Anonymous asked: I’m very picky BUT stupid when it comes to shoes. I usually dress boyishly, but sometimes I feel like wearing some cute but not feminine dresses or skirts. And I don’t like sandals and high-heels. Do you have some other nice recommendation? I guess I’m trying to look not too feminine even when I’m in dresses or skirts. Great thanks.
I’m blowin up with ideas for ya. What about Oxfords, Loafers, Toms, Converse, Boots (Docs are a popular choice, but combat boots would look so rad), or flats without super feminine details? Any of the styles at Wildfang should do the trick!
Have fun! - Sonny
By Guest Blogger, Anita Dolce Vita
It’s getting warmer in NYC, and like every other Manhattan homo, I am dreaming of Fire Island, a 31 mile long island that is just 1.5 hours from the city and in some places only accessible by boat or seaplane (motor-vehicles are prohibited). Two of the hamlets on the Island, the Pines and Cherry Grove, are gay summer resorts. People sunbathe on the beach all day and party all night. It’s the ultimate gay paradise, but you best bring your swag; it can be a catwalk.
While I love the beach, the beach is not kind to my Afro-textured hair! If your fabulous curly styling from Raimi and Lee are going to help, you’ll have to protect your tresses. So, this year when I head to my fashion-forward seaside adventures, I’m going to add head-wraps to my resort wear accessories.
Before we get down to business, I will preface my recommendations by saying that, as a half African-American, half Italian-American woman, I know all about and have experienced the politics of hair. But, whether I wear my hair natural, in braids with extensions, or relaxed, my Afro-textured hair requires a different level of care, especially when exposed to sun and salt.
Me with natural hair
Me with relaxed hair
Head-wraps are a stylish way of protecting my hair from the elements, and a quick-fix when I’m on vacation and don’t have time to primp between the beach, dinner, and dancing but still want to look chic. I found these great head-wrap inspiration photos on Pinterest. (If you’re not sure HOW to wrap your hair, see this 7 minute video tutorial featuring 12 different head-wrap styles.)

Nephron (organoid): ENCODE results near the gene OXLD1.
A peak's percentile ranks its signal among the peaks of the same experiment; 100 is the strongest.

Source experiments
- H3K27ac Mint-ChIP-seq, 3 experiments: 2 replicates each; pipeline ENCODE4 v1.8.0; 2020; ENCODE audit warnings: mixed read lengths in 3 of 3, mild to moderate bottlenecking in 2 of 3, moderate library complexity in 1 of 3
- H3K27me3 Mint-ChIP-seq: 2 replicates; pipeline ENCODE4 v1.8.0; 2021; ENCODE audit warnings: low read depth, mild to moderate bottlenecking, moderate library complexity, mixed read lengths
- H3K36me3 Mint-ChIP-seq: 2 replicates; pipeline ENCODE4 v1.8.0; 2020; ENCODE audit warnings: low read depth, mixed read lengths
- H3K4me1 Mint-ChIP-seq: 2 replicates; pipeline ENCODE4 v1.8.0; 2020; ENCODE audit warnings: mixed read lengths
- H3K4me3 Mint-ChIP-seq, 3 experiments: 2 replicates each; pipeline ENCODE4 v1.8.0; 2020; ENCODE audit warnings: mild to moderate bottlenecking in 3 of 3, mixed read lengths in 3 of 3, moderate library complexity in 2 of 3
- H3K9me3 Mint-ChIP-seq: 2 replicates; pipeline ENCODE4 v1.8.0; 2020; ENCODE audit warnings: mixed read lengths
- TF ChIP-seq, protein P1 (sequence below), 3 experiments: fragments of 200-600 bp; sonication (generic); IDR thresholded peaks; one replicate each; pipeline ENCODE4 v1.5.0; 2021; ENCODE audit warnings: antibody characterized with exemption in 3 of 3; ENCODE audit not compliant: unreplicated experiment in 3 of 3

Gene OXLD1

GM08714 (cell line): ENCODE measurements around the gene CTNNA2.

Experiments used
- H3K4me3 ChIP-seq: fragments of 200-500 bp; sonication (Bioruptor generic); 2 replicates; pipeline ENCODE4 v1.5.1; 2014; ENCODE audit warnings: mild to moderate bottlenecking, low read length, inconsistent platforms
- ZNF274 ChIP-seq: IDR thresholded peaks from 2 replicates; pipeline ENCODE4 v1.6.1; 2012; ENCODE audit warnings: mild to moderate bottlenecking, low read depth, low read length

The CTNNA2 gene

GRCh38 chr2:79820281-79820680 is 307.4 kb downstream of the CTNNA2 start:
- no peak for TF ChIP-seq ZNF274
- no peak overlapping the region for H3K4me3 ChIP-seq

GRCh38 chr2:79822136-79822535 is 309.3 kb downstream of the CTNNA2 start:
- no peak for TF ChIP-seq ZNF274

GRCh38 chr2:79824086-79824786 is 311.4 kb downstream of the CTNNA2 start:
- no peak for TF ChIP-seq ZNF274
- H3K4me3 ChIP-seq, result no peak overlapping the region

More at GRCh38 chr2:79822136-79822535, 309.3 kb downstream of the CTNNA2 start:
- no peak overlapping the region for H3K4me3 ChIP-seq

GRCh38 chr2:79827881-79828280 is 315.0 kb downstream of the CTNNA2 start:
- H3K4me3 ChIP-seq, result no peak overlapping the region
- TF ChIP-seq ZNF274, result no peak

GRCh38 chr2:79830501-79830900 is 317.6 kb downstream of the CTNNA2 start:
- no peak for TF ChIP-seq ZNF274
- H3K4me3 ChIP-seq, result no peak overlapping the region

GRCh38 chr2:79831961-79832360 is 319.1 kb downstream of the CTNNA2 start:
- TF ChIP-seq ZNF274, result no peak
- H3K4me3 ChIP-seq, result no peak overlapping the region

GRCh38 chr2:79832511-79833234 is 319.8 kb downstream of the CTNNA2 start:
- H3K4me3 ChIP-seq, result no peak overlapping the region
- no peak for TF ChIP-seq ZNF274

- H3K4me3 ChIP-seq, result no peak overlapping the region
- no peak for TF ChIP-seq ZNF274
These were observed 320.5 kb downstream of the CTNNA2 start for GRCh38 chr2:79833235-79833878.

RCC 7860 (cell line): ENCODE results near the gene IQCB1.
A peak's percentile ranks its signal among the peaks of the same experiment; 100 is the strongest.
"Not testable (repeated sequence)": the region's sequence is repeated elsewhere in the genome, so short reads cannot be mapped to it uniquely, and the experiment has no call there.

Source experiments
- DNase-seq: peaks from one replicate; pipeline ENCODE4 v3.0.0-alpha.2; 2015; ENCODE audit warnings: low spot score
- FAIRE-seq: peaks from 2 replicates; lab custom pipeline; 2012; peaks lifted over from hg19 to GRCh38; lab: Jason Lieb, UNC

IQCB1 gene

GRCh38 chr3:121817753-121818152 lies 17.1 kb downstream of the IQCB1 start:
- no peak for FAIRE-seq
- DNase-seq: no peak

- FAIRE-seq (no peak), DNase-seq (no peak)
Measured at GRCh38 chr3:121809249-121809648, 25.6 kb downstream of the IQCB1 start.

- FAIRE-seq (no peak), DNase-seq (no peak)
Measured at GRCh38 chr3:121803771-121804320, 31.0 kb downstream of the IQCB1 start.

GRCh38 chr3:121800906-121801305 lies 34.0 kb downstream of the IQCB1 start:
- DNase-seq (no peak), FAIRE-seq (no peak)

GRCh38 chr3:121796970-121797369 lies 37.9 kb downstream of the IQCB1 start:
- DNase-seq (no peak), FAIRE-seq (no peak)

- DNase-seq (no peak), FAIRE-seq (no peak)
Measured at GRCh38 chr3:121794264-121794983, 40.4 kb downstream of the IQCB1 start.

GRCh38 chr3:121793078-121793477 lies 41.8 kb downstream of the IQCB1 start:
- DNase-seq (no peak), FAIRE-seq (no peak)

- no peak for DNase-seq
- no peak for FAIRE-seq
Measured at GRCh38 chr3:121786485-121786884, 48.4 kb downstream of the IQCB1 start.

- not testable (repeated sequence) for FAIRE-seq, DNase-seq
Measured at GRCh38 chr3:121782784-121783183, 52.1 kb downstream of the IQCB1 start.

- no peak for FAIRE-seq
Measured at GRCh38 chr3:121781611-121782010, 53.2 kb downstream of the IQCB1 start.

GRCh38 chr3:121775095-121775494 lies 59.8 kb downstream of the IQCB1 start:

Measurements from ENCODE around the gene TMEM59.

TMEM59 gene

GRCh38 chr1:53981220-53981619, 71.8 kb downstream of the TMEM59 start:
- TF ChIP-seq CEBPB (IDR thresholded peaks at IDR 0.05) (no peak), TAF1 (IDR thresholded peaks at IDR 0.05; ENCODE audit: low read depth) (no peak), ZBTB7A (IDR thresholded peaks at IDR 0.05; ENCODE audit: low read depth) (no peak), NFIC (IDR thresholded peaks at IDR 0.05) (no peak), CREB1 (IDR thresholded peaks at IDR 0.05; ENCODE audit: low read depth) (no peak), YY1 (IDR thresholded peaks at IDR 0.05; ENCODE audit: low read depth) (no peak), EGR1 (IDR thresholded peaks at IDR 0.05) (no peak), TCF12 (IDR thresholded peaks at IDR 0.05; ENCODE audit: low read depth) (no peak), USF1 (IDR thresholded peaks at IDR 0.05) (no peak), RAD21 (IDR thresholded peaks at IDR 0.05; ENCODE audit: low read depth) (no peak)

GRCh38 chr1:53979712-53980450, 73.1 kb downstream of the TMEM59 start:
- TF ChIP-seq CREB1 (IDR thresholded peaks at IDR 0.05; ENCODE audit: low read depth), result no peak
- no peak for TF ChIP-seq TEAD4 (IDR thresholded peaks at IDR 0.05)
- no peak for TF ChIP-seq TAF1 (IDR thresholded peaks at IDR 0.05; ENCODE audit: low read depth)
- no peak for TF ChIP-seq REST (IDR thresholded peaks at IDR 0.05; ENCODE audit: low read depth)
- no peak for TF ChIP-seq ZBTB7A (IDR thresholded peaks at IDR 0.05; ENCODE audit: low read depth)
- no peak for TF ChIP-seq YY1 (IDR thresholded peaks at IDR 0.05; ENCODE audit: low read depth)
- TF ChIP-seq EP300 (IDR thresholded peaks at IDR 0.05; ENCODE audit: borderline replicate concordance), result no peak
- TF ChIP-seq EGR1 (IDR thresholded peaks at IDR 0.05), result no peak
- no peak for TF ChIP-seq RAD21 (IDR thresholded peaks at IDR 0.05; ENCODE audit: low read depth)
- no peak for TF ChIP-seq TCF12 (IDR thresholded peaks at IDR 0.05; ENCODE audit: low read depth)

Anita Dolce Vita is the Managing Editor at dapperQ
By Guest Blogger, Anita Dolce Vita
In my home town of Albuquerque, NM, people don’t think twice about throwing on a pair of sweatpants and an old T-shirt for brunch. When I moved to Manhattan, my New York City friends were mortified when I tried to pull off sweatpants in a restaurant. Moving to a fashion forward city quickly revealed a huge weakness in my queer femme style: I have no functional, casual, cool outfits.
I mean, I have formal covered. My closet is filled with a ton of glittery shoes and bejeweled cocktail dresses that are appropriate for a variety of special events.
I also have that undergraduate-just-rolled-out-of-bed look perfected. But, I have nothing “in between.”
And, why would I? In Albuquerque — at least when I lived there in the 90s — you either dressed up for formals or threw on a beat up pair of jeans to hang out at Applebee’s. (I certainly wouldn’t wear the above pictured shoes to an Applebee’s!) There weren’t a whole lotta other activities that called for casual chic attire. In fact, the last time I visited home, I was the most dressed-up person at our only gay bar and all I wanted to do was change into a fleece pullover so I could stop listening to my friends call me “bougie.” But, especially during the years when I was in college, wearing an outfit like this to the lesbian coffee shop or Coronado mall food court would have only invited awkward stares and judgment (even if it was self-judgment for feeling out of place):
But, now I live in NYC, where there are a ton of activities (lounges, rooftop parties, gallery hopping, brunches, queer events, etc.) that call for this “in between” look that I just can’t seem to achieve. This is the closest I’ve gotten:
While the outfit works for gallery openings and people watching at lounges, the boots do not lend well to walking more than 15 or so blocks in the city. Urbanites know the importance of a good walking shoe. So, I have some work to do in the fashionable-but-functional shoe department and I most definitely need more than one casual chic outfit.